“Never again should a financial institution be able to demand a federal bailout,” Sherman said. “They claim; ‘If we go down, the economy is going down with us,’ but by breaking up these institutions long before they face a crisis, we ensure a healthy financial system where medium-sized institutions can compete in the free market.”
The 2008 financial crisis had a devastating impact on the U.S. economy. It cost as much as $14 trillion, the Dallas Federal Reserve calculated. The Government Accountability Office pegged the cost at $13 trillion. The Congressional Budget Office estimated that the crisis nearly doubled the national debt and cost more than the Bush tax cuts and the wars in Iraq and Afghanistan combined.
The six largest U.S. financial institutions today have assets of some $10 trillion, an amount equal to almost 60 percent of gross domestic product. They handle more than two-thirds of all credit card purchases, control nearly 50 percent of all bank deposits, and control over 95 percent of the $240 trillion in derivatives held by commercial banks.
The Sanders and Sherman legislation would give banking regulators 90 days to identify commercial banks, investment banks, hedge funds, insurance companies and other entities whose “failure would have a catastrophic effect on the stability of either the financial system or the United States economy without substantial government assistance.”
The list would have to include Bank of America, Bank of New York Mellon, Citigroup, Goldman Sachs, JPMorgan Chase, Morgan Stanley, State Street and Wells Fargo. These eight institutions already have been deemed “systemically important banks” by the Financial Stability Board, the international body which monitors the global financial system. Under the legislation, the U.S. Treasury Department would be required to break up those and any other institutions deemed too big to fail by the treasury secretary. Any entity on the too-big-to-fail list would no longer be eligible for a taxpayer bailout from the Federal Reserve and could not use their customers’ bank deposits to speculate on derivatives or other risky financial activities.
Note: Yesterday's High Impact Posts might be postponed or cancelled - the calculating machine appears to be malfunctioning. :(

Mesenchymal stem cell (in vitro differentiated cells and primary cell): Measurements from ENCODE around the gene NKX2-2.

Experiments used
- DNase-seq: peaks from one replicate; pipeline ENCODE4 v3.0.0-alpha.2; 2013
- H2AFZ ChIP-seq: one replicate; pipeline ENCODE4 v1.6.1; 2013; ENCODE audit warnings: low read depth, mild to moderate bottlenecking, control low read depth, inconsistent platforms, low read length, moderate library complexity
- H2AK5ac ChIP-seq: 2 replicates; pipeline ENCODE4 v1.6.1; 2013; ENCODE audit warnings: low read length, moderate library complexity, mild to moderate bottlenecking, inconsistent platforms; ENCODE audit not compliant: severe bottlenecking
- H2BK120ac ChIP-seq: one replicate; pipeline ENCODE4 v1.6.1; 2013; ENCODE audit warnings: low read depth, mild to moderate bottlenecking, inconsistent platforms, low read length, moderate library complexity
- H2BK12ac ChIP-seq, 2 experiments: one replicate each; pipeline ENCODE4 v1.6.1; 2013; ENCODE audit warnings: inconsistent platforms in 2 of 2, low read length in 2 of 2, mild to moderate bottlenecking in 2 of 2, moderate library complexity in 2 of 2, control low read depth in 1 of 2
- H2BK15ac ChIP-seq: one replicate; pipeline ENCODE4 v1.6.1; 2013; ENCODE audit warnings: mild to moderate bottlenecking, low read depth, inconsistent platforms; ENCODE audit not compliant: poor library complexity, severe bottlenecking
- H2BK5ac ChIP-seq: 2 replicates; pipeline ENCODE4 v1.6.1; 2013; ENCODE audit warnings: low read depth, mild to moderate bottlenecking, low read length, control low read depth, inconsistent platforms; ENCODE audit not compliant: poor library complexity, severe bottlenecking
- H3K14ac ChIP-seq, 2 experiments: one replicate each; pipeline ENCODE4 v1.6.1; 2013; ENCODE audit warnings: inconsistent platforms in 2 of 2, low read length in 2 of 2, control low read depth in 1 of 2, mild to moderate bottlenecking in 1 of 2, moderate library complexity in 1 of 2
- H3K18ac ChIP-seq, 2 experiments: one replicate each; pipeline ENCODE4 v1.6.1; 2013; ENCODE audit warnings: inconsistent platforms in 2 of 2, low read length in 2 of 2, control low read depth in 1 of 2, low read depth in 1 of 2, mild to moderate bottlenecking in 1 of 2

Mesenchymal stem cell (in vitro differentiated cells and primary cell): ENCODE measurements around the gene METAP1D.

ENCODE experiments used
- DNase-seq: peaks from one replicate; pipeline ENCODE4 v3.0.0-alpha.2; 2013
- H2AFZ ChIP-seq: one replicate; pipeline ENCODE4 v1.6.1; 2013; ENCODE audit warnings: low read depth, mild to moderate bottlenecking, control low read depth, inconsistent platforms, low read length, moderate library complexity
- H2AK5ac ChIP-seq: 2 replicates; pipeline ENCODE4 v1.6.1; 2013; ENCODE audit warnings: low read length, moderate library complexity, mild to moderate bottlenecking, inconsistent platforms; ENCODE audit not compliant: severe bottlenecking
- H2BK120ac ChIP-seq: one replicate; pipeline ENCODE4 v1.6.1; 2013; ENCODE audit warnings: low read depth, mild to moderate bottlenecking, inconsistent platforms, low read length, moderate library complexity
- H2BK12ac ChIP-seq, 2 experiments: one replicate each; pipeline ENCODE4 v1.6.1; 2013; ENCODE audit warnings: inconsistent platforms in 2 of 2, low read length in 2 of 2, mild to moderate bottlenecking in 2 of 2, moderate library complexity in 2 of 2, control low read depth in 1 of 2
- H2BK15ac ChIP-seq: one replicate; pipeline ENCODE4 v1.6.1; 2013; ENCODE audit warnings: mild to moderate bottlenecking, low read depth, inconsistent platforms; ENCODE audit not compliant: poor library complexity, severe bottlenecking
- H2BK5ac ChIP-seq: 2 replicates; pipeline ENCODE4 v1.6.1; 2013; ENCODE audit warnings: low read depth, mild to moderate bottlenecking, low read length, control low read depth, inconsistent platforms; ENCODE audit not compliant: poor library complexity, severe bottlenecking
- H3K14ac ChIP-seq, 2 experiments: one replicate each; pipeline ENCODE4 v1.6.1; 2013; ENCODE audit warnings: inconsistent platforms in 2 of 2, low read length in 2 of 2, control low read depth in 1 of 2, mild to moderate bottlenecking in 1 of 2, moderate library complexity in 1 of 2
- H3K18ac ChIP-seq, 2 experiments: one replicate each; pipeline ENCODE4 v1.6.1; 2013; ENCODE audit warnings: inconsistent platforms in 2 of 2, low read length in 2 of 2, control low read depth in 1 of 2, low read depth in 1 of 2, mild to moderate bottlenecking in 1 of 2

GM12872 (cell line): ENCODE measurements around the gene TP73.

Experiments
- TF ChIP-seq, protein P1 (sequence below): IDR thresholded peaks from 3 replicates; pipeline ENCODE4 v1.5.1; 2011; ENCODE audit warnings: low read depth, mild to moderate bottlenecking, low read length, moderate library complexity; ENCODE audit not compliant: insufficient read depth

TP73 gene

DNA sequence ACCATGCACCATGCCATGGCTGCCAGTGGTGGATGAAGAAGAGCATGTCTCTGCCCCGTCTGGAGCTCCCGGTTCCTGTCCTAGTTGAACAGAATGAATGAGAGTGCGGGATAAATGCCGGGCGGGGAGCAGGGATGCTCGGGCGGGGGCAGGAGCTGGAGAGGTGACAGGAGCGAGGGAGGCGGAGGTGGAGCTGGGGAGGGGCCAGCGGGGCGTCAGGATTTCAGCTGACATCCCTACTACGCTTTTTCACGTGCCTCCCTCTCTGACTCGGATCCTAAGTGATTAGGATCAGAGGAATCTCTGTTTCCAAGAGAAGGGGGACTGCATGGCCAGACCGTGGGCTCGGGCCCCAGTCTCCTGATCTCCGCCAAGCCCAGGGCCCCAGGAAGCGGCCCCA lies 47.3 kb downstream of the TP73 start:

This week 602 Kogs posted 1236 posts of which 1187 were recommended at least once by a cadre of 4153 recommending readers; 780 posts were recommended by 10 or more readers, 397 by 30 or more, and 113 by 100 or more. Commenters (5110) visited 1231 posts; 650 had 10 or more commenters, 257 had 30 or more, and 35 had 100 or more.
Impact statistics from all 1236 posts.
min = 0.01, median = 0.189, average = 0.44, max = 6.35, total = 545.4 bharns
r50 = 120 (at 1.08 bharns)
The post also includes tables of readers awarding and authors receiving the most recommendations.
LOOKING UP DATA FOR 120 READERS
Yesterday 76 Kogs posted 85 posts of which 80 were recommended at least once by a cadre of 892 recommending readers; 50 posts were recommended by 10 or more readers, 23 by 30 or more, and 5 by 100 or more. Commenters (669) visited 85 posts; 38 had 10 or more commenters, 9 had 30 or more, and 0 had 100 or more.
Impact statistics from all 85 posts.
min = 0.01, median = 0.140, average = 0.28, max = 1.87, total = 23.5 bharns
r50 = 10 (at 0.62 bharns)
Recommendations and comments were collected Sun May 3 05:00:04 2015 UTC
Yesterday 174 Kogs posted 218 posts of which 210 were recommended at least once by a cadre of 1781 recommending readers; 123 posts were recommended by 10 or more readers, 54 by 30 or more, and 15 by 100 or more. Commenters (1685) visited 217 posts; 95 had 10 or more commenters, 34 had 30 or more, and 3 had 100 or more.
Impact statistics from all 218 posts.
min = 0.01, median = 0.152, average = 0.35, max = 4.14, total = 76.0 bharns
r50 = 18 (at 0.83 bharns)
Recommendations and comments were collected Sat May 2 05:00:05 2015 UTC
(photo credit: Stephen Melkisethian)
From AP via The Huffington Post:
LAGOS, Nigeria — Nigeria's military says it has rescued 234 more girls and women from a Boko Haram forest stronghold in the country's northeast.
The announcement on the Nigerian Defence Headquarters official Twitter account Saturday brings the number declared rescued this week to more than 677.
It comes as the army deployed ground troops following air raids on Sambisa Forest camps said to be the last holdout of the Islamic extremists.